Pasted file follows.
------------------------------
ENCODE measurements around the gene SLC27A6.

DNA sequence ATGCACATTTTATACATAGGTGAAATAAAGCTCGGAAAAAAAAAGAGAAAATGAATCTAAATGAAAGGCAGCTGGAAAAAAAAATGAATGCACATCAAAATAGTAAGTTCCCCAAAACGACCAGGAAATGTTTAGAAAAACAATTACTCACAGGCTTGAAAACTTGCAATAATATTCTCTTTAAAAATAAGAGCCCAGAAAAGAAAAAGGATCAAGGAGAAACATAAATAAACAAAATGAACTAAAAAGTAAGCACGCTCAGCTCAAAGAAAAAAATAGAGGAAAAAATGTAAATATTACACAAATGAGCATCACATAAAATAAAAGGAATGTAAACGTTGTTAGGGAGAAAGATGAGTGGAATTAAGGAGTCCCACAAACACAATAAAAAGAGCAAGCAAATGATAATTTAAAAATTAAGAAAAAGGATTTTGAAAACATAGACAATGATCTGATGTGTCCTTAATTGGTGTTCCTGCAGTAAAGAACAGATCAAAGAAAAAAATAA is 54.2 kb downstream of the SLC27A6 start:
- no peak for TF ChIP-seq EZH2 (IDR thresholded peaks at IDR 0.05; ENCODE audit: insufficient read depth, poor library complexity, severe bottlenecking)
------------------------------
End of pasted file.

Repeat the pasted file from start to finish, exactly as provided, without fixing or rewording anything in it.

ENCODE measurements around the gene SLC27A6.

DNA sequence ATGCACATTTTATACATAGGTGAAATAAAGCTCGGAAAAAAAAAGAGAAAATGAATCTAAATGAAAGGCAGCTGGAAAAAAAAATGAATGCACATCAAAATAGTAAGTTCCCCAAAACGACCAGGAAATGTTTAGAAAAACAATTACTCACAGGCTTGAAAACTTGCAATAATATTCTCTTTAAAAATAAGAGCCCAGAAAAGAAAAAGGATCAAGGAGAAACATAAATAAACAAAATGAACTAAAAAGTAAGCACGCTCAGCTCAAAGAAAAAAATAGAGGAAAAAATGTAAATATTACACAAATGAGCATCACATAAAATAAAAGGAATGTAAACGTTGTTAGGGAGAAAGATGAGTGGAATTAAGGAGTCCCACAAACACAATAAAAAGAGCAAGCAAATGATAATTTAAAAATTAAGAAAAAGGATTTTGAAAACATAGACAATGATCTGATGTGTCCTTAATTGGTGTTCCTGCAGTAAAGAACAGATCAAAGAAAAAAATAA is 54.2 kb downstream of the SLC27A6 start:
- no peak for TF ChIP-seq EZH2 (IDR thresholded peaks at IDR 0.05; ENCODE audit: insufficient read depth, poor library complexity, severe bottlenecking)